Each separator matrix 3 is composed of a porous, electrically nonconductive material, such as felt made of ultra-thin glass fibres, polypropylene, etc., and comprises three layers 8, 9, and 10. Inserted into the middle layer 9 having no contact with the electrodes 1 and 2 is a hydrogen/oxygen recombination catalyst formed by finely dispersed platinum or some other material exhibiting catalytic activity in the recombination reaction. The thickness of the catalytic layer 9 and its catalytic material content are determined by the required recombination rate for hydrogen and oxygen. So in the case of lead-acid batteries, if platinum is used, it is desirable that the thickness of the catalytic layer 9 be no less than half the overall thickness of the matrix 3, and the platinum content of the layer 9 be about 1 mg/cm3.
The thickness of the outer layers 8 and 10 of each matrix 3 is chosen according to the ability of the catalyst particles to permeate through its material, aiming, on the one hand, to provide an efficient supply of hydrogen and oxygen into the region of the catalytic layer 9 and, on the other hand, to avoid penetration of the catalyst into the electrodes 1 and 2, which would otherwise prevent the basic cell reaction from ocurring at the electrodes of the battery, as it is charged.
The overall thickness of the separator matrix 3 is dependent on the battery type. To illustrate, for lead-acid batteries, the matrix thickness is determined by the required amount of sulphuric acid in the electrolyte; while for silver-zinc storage batteries, the lower limit of the matrix thickness is set by dendrite penetration (zinc and silver needles penetrating towards each other). The insertion of the catalyst-containing layer 9 does not add to the overall thickness the separator matrix, since this layer, being a catalyst carrier, combines with the layers 8 and 10 to perform the main function of the separator, i.e. separation of electrodes.
In the preferred embodiment of the invention, as shown in the drawing, to improve manufacturability of the electrode assembly, the outer layers 8 and 10 of the adjacent matrices 3, facing each other, are made of a single sheet bent under the lower end of the respective electrode 1 or 2.
The insertion of the catalyst into the middle layer 9 of the separator matrix 3 can be accomplished in a number of ways, e.g. dispersion of metallic catalyst salt into the matrix pores followed by chemical reduction to metal, or else, filtering the catalyst suspension particles through the porous material of the matrix, etc.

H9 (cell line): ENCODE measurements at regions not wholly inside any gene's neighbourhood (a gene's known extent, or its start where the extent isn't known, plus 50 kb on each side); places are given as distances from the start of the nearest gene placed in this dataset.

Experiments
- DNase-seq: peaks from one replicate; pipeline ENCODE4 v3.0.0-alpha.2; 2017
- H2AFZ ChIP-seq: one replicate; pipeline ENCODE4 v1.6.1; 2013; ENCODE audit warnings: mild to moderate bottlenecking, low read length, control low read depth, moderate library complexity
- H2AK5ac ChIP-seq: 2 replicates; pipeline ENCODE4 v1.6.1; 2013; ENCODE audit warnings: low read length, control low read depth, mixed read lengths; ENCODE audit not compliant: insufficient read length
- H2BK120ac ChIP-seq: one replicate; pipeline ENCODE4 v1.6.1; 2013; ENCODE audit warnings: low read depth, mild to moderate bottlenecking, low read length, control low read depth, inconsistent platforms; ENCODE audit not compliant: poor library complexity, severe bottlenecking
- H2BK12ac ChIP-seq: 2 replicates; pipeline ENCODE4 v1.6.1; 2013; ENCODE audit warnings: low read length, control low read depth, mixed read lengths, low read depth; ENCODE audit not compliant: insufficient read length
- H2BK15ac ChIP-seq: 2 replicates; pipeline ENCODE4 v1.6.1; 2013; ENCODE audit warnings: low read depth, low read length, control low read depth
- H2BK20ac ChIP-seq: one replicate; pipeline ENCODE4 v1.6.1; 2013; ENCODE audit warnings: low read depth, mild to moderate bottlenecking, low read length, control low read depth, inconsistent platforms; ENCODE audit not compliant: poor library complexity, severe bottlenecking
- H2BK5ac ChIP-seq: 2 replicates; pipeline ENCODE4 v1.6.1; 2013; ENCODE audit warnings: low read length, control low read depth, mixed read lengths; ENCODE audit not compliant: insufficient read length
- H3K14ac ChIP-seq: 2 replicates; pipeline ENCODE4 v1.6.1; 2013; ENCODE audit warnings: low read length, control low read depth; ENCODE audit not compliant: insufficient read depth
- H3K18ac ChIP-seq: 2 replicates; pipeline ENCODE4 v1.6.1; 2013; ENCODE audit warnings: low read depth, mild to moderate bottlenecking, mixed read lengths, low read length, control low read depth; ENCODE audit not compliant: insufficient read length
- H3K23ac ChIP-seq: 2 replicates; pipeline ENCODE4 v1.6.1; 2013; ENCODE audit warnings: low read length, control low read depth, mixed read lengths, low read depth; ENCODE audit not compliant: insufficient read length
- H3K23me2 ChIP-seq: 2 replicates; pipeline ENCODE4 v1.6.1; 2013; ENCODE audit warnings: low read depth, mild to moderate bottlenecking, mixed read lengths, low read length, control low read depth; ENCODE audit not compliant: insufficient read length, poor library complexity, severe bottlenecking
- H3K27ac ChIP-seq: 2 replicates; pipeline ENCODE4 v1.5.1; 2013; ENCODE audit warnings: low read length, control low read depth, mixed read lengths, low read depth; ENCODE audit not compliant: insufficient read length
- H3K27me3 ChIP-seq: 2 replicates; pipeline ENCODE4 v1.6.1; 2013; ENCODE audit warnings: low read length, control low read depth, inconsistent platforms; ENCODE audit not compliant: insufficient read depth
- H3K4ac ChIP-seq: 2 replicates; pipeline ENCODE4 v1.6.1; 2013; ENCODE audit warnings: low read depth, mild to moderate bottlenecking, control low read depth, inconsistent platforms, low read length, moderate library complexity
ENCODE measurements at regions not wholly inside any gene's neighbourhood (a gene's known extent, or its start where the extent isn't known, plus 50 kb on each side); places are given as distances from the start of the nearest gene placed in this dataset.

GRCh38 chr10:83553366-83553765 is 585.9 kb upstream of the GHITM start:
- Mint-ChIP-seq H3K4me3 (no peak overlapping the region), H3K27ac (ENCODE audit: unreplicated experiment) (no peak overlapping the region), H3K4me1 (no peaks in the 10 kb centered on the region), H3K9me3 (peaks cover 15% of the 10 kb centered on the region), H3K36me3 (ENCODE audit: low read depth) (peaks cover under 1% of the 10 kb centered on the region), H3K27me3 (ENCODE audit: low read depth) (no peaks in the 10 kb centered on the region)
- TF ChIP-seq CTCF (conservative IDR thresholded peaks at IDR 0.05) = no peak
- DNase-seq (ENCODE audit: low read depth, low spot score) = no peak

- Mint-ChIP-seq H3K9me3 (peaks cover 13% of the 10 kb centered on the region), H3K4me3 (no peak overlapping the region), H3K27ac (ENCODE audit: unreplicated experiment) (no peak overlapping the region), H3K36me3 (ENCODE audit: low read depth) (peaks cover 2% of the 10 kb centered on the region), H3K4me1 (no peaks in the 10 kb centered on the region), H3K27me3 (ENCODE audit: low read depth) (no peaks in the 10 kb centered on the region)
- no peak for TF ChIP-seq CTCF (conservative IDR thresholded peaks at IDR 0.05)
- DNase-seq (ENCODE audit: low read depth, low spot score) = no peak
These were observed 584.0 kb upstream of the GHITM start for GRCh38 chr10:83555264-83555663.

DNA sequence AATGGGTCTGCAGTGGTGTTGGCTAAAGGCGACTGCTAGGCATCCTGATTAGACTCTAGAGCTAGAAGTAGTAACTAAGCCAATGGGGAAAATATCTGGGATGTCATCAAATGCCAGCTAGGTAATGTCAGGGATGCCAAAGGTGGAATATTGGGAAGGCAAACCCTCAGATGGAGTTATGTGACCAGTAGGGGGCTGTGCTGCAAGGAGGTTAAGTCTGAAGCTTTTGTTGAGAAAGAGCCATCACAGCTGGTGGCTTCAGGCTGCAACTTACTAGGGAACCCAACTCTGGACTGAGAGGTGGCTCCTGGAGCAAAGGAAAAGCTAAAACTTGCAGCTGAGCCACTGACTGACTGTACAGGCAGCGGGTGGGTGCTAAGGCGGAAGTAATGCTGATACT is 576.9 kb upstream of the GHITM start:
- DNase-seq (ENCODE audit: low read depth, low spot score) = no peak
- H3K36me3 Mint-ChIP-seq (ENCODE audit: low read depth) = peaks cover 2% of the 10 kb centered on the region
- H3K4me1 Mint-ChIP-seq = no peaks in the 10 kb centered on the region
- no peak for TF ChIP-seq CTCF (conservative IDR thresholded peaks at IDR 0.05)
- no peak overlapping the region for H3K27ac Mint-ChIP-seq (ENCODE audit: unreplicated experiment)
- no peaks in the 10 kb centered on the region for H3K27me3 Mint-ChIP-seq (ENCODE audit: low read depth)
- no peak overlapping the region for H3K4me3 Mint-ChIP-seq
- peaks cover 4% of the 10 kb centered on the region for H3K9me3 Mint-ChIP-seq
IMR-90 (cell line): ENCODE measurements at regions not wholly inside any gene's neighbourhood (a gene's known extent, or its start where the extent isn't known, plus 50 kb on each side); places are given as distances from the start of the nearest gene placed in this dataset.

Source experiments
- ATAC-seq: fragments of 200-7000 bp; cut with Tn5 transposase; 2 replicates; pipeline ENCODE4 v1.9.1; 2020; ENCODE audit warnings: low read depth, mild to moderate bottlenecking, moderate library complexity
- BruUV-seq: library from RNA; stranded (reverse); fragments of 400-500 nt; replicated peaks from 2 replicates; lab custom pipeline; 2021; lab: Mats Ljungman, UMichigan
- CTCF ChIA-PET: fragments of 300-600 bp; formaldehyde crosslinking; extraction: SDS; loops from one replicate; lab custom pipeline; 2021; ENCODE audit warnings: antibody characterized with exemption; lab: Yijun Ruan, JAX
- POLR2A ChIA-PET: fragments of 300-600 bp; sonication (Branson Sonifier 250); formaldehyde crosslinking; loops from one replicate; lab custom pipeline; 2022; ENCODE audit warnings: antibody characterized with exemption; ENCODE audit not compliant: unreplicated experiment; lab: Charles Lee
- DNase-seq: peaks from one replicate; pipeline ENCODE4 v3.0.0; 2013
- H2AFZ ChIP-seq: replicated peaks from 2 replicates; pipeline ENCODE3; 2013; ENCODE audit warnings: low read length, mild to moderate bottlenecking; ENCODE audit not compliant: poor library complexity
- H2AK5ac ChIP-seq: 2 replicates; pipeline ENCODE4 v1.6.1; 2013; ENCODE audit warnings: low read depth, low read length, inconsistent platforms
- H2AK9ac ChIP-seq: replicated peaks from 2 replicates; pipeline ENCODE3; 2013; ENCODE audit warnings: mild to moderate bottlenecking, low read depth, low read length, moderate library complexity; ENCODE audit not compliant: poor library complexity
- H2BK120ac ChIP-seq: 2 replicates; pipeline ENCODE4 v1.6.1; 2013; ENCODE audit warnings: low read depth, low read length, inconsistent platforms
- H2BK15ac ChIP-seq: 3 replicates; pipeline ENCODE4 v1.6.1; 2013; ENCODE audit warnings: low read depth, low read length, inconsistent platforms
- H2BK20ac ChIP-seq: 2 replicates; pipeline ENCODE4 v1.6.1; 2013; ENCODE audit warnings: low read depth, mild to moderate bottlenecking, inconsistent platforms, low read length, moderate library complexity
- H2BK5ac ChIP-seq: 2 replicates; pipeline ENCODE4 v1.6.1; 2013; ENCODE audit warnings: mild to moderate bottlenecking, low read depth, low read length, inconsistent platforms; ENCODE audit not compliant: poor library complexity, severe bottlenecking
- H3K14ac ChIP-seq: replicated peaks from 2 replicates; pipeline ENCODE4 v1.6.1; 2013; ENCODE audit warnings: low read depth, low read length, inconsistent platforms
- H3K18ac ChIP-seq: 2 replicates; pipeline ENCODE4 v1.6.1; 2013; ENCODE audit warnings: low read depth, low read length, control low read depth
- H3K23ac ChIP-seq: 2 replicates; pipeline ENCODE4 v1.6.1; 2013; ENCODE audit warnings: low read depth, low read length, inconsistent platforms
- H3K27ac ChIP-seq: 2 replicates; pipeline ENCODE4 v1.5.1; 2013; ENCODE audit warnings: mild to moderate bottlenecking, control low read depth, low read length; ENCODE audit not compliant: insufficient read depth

While the drawing shows a battery having two positive electrodes 1, three negative electrodes 2, and four separator matrices 3, the number of these elements may be different, the simplest case being two oppositely poled electrodes with the separator matrix of the above type disposed therebetween. In addition, the battery electrolyte may be not only in a free state, as shown in the drawing, but in an immobilized state as well.
The operation of the battery is as follows.
As the battery is charged, apart from the main cell reaction, a side reaction takes place at the positive electrodes 1, which is accompanied by oxygen evolution:
H2 O→2H+ +1/2O2 ↑+2e (in acid electrolyte)
2OH- →H2 O+1/2O2 ↑+2e (in alkaline electrolyte)
Similarly, at the negative electrodes 2, apart from the main cell reaction, there is a side reaction accompanied by hydrogen evolution:
2H+ +2e→H2 ↑ (in acid electrolyte)
2H2 O+2e→H2 ↑+2OH- (in alkaline electrolyte)
Oxygen diffuses towards the catalytic layer 9 of the separator matrix 3 through the pores of its layer 10, while hydrogen diffuses through the pores of the layer 8. In the layer 9, oxygen recombines with hydrogen to form water:
2H2 +O2 →2H2 O
The water is returned to the electrolyte 4.
If, in charging the battery, oxygen and hydrogen are evolved in a nonstoichiometric relationship, the excessive oxygen, as it passes through the separator matrix 3, causes the material of the negative electrode 2 to be oxidized.
As the battery is discharged, the main cell reaction which is unique for the particular electrochemical system used runs at the electrodes 1 and 2. This reaction is not discussed, as it bears no relation to the objects of the invention. The nature of the cell reactions in the batteries is broadly covered by the references pertaining to secondary current sources.
One advantage of the proposed battery is its simple design due to the absence of additional elements, i.e. catalyst plates, which is made possible by insertion of the catalyst into the separator, the latter being an indispensable member of any battery. Since the volume of the proposed battery is only occupied by elements necessary for running the cell reaction, its specific electrical characteristics are comparable to those of the best open-type batteries. Moreover, the thickness of the separator matrix does not increase as a result of the catalytic layer being added thereto. In fact, it is the same as that required for such battery with no catalyst in the separator.
The proposed design can be used in any secondary current sources with an aqueous electrolyte, such as lead-acid, nickel-cadmium, nickel-iron, etc. batteries. The best effect, however, is achieved in lead-acid batteries which can be implemented in sealed-in form, while maintaining inherently high electrical performance of the open-type batteries. Further, the sealed-in lead-acid batteries, according to the invention, outperform electrically the existing sealed-in lead-acid batteries whose leak-proofness is achieved by using lead-calcium current taps and separator matrices permeable to oxygen.